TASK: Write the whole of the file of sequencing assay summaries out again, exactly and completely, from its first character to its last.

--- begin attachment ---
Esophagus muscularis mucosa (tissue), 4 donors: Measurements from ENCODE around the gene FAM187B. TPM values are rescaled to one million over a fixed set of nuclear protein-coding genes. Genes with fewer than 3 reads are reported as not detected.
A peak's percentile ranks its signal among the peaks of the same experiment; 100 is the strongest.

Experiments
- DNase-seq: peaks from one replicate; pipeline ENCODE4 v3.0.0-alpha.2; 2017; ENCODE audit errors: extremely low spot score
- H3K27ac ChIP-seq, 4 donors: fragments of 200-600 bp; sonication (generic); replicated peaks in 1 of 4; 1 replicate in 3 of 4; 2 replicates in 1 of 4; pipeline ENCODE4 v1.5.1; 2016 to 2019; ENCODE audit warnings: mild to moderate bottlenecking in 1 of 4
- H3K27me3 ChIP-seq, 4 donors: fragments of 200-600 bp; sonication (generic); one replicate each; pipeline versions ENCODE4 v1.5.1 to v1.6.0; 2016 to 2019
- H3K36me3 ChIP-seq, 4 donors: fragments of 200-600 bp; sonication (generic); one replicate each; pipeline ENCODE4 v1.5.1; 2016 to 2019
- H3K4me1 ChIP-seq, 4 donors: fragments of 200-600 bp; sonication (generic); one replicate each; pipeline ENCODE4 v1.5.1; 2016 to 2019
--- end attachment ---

Esophagus muscularis mucosa (tissue), 4 donors: Measurements from ENCODE around the gene FAM187B. TPM values are rescaled to one million over a fixed set of nuclear protein-coding genes. Genes with fewer than 3 reads are reported as not detected.
A peak's percentile ranks its signal among the peaks of the same experiment; 100 is the strongest.

Experiments
- DNase-seq: peaks from one replicate; pipeline ENCODE4 v3.0.0-alpha.2; 2017; ENCODE audit errors: extremely low spot score
- H3K27ac ChIP-seq, 4 donors: fragments of 200-600 bp; sonication (generic); replicated peaks in 1 of 4; 1 replicate in 3 of 4; 2 replicates in 1 of 4; pipeline ENCODE4 v1.5.1; 2016 to 2019; ENCODE audit warnings: mild to moderate bottlenecking in 1 of 4
- H3K27me3 ChIP-seq, 4 donors: fragments of 200-600 bp; sonication (generic); one replicate each; pipeline versions ENCODE4 v1.5.1 to v1.6.0; 2016 to 2019
- H3K36me3 ChIP-seq, 4 donors: fragments of 200-600 bp; sonication (generic); one replicate each; pipeline ENCODE4 v1.5.1; 2016 to 2019
- H3K4me1 ChIP-seq, 4 donors: fragments of 200-600 bp; sonication (generic); one replicate each; pipeline ENCODE4 v1.5.1; 2016 to 2019